Given the current national debate on immigration, and given how little things have changed for unaccompanied minors in the past seven years, the WCT editors are republishing this October 2007 post written by WCT contributor Albert Ruesga shortly after his visit to a detention center in Phoenix.
The mood in House 5 is somber. Eight children ranging in age from 14 to 17, three of them girls, sit patiently as a young lawyer reviews their rights. Several days or weeks earlier, the children, unaccompanied by family members, had been arrested along different parts of the U.S.–Mexico border attempting the dangerous crossing. They were fleeing the poverty of their home countries. They had come for work or to be reunited with their parents.
“How many of you are from El Salvador?” the lawyer asks them in Spanish. Four children raise their hands. “How many from Guatemala?” Three more hands go up.
One young boy who looks a little taller and fairer than the others explains as best he can that he’s Romani—a Gypsy—but also speaks a little Romanian. The advocate assures him he’ll be briefed later that day in his own language. The boy neither smiles nor frowns, but folds his arms and looks past the pink and blue curtains into the brightly lit courtyard outside the window. His eyes focus on a distant point as he struggles to piece together the meanings of the few words of Spanish he can recognize.
* * *
The children’s detention center in Phoenix is a series of squat, cinder block buildings with an adjoining soccer field and a small swimming pool, surrounded by a large metal fence. The facility is managed by Southwest Key Programs, an Austin-based nonprofit. Staff members, most of them women, do their best to care for the 130 children in their charge.
One of the most striking aspects of this facility is the complete absence of any Mexican children. According to Aryah Somers, a staff attorney with the Florence Immigrant and Refugee Rights Project, there’s an agreement between Mexico and the United States that all Mexican nationals apprehended at the border will be immediately returned. According to some reports, after being handed over to Mexican authorities, unaccompanied children have been dropped off in border towns in the middle of the night and left to fend for themselves.* Before coming to this facility, non-Mexican children might have spent days or even weeks in border jails.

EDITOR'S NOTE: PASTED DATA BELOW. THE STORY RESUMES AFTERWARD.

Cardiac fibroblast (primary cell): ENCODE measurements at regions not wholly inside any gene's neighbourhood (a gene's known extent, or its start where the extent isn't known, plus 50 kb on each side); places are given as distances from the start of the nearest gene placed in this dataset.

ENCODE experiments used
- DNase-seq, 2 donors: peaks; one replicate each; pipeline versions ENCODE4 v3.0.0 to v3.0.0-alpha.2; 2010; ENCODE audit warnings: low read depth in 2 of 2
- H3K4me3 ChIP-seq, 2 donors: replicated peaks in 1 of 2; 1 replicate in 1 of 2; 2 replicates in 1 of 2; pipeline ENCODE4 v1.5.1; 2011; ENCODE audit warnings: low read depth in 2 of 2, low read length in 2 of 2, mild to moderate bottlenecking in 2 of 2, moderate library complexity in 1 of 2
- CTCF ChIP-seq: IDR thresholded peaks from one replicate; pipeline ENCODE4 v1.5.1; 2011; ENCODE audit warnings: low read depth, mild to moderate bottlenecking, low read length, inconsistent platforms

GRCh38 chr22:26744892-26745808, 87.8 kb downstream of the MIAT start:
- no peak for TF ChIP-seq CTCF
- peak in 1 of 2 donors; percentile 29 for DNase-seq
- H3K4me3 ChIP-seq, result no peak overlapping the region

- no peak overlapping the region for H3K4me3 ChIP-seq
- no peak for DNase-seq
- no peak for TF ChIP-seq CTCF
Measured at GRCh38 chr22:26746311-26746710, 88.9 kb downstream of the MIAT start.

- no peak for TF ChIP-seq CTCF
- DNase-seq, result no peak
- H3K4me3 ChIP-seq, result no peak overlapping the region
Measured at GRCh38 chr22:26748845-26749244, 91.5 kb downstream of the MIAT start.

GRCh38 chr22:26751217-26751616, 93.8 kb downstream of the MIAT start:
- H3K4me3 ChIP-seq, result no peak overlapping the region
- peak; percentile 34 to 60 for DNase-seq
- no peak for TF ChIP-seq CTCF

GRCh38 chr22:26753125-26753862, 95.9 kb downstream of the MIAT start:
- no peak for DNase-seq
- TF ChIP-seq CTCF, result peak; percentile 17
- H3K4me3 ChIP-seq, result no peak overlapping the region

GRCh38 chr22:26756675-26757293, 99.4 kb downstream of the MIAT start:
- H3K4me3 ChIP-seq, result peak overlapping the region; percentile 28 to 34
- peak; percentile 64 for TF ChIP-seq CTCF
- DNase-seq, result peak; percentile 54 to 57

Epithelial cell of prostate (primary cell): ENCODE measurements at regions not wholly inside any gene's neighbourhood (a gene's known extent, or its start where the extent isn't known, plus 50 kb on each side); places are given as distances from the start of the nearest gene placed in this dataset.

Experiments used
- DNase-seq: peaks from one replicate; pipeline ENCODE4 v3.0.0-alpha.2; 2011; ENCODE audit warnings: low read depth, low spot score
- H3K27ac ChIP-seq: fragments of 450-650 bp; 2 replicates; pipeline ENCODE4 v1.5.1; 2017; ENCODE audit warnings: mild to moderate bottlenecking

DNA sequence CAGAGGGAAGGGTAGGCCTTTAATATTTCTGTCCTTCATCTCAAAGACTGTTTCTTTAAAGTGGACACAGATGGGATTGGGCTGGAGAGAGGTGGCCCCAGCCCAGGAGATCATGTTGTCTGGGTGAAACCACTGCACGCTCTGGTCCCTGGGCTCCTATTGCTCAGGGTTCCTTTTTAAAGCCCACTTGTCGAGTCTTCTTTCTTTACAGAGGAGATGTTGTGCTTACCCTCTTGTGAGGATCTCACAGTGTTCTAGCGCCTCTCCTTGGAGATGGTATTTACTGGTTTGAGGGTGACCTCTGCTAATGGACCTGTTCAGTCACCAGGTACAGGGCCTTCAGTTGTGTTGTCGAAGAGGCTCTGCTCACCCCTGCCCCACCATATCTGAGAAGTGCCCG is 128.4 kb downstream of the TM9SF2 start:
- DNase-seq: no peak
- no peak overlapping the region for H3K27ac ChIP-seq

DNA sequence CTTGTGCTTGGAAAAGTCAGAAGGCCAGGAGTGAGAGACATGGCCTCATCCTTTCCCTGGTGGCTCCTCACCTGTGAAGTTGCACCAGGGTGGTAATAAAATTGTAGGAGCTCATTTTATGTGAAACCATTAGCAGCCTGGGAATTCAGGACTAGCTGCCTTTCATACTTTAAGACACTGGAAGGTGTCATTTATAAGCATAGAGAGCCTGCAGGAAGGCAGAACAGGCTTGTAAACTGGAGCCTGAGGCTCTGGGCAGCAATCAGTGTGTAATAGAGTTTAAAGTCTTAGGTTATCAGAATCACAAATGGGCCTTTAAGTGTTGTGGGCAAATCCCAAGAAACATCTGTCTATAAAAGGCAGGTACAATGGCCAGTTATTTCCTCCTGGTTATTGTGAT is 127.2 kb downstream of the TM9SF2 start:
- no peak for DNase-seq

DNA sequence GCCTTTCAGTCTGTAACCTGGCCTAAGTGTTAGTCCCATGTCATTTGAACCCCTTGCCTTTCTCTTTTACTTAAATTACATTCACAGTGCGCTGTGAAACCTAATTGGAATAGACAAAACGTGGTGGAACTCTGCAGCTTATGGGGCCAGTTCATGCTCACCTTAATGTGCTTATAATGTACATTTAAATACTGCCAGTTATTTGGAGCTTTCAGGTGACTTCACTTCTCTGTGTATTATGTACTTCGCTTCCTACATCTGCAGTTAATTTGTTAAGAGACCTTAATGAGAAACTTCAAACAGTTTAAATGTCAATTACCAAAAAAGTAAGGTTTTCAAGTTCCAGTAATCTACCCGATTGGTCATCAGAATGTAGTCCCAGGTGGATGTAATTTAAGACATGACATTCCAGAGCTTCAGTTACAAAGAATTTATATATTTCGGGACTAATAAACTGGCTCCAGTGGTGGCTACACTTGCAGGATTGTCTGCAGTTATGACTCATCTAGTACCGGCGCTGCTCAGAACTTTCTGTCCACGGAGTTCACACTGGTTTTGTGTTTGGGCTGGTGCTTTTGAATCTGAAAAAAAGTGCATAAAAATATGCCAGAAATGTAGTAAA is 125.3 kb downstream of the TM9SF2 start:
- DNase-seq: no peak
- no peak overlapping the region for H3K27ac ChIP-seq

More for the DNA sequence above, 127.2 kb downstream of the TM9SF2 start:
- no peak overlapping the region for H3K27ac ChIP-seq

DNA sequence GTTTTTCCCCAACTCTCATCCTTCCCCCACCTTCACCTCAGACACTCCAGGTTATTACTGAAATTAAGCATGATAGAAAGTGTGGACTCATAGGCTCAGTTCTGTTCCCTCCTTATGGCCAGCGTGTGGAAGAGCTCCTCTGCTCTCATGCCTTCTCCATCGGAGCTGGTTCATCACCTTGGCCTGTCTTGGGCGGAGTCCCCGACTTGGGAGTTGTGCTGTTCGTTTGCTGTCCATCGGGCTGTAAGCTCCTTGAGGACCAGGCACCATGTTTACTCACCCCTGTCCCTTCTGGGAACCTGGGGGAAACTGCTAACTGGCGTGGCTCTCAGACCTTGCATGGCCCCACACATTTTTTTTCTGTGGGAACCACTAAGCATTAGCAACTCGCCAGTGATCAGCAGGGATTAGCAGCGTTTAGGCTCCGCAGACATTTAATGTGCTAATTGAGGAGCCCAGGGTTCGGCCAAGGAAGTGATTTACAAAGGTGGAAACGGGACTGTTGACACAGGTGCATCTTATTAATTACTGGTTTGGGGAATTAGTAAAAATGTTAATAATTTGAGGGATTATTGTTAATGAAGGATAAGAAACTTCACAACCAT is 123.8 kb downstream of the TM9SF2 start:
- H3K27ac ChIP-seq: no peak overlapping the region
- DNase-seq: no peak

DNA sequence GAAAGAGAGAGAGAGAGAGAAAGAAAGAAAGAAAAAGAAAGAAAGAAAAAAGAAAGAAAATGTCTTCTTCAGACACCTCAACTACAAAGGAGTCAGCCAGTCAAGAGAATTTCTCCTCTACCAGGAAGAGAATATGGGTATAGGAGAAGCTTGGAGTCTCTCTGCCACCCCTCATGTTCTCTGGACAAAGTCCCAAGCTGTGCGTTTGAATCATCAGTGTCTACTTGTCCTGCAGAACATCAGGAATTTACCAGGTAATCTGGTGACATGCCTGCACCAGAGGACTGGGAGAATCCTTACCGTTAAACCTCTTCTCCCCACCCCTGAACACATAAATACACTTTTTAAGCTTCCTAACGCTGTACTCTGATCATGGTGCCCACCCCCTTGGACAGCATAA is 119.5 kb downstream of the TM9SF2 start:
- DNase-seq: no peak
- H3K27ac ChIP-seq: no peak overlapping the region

Only two countries—the United States and Somalia—have failed to ratify the United Nations Convention on the Rights of the Child.
* * *
The walls of House 5 are painted a dark blue and decorated with colorful maps and children’s drawings: a brown vase filled with shimmering red tulips; a bay of impossibly blue water surrounded by mountains; a young vagabond in a bright green sweater carrying a bundle on a stick. In one corner, there’s a cardboard model of a steamboat painted pink and white, with orange trim. A sign on the wall explains the etiquette of Reporting to the Teacher: look at the teacher, stay cool, tell what you saw, answer the teacher’s questions, say “thank you.”
A brightly painted phoenix hovers above the common area where the eight children sit quietly, listening to the advocate describe their rights. Two of the young girls sit together, supporting one another; a third sits apart. Five boys are spread evenly across two long sofas.
“How many of you know what human trafficking is?” asks the advocate. The children stare at her blankly, so she explains the concept by telling the story of a young girl who asks a coyote to help her cross the border. The coyote charges five thousand pesos, an impossible sum, but the young girl is able to scrape together a thousand pesos, promising to pay the rest later. Unfortunately, the border crossing is botched and the young girl is arrested. After some time spent in detention, she’s released into the custody of an aunt who’s a naturalized U.S. citizen. The coyote telephones the young girl, demanding his four thousand pesos. “But I was arrested!” she protests. He’s unmoved and threatens to kill her family unless she pays. He gives her a way out: he has a job for her, he says. So she gratefully accepts the offer—after all, she had come to the United States to find work. Things go well at first. But soon she finds that no matter how hard she works, it’s impossible to reduce her debt to the coyote. She thought she’d be working for a family, but instead finds herself in a house filled with strange men who abuse her.
The children’s eyes are glued to the sweet-faced advocate, their hands at their sides or folded on their laps. None of them volunteers his or her story—this isn’t the time, and it’s always better not to say too much.
* * *
I’m moved by what I see at the detention center, but even more by what I imagine these children suffered before they attempted their journey to el Norte. I think of the struggles of children in my own country who grow up in extreme poverty, in surroundings that slowly wear away at their sense of self-worth. I wonder how the young children in the detention center—some of whom never received a formal education—understand anything as abstract as a “right.”
What goes through their minds when the advocate shows them laminated photographs of the courtroom in which they’ll have their first hearing? of the kindly judge who speaks no Spanish? of the other judge who “has no hair and is a little more serious”?
I wonder about the national boundaries that none of us had a role in creating. Can it be possible for our moral responsibility to extend as far as Brownsville, but no further south?
* I have not been able to confirm these reports.
Image source: The Medical Journal of Australia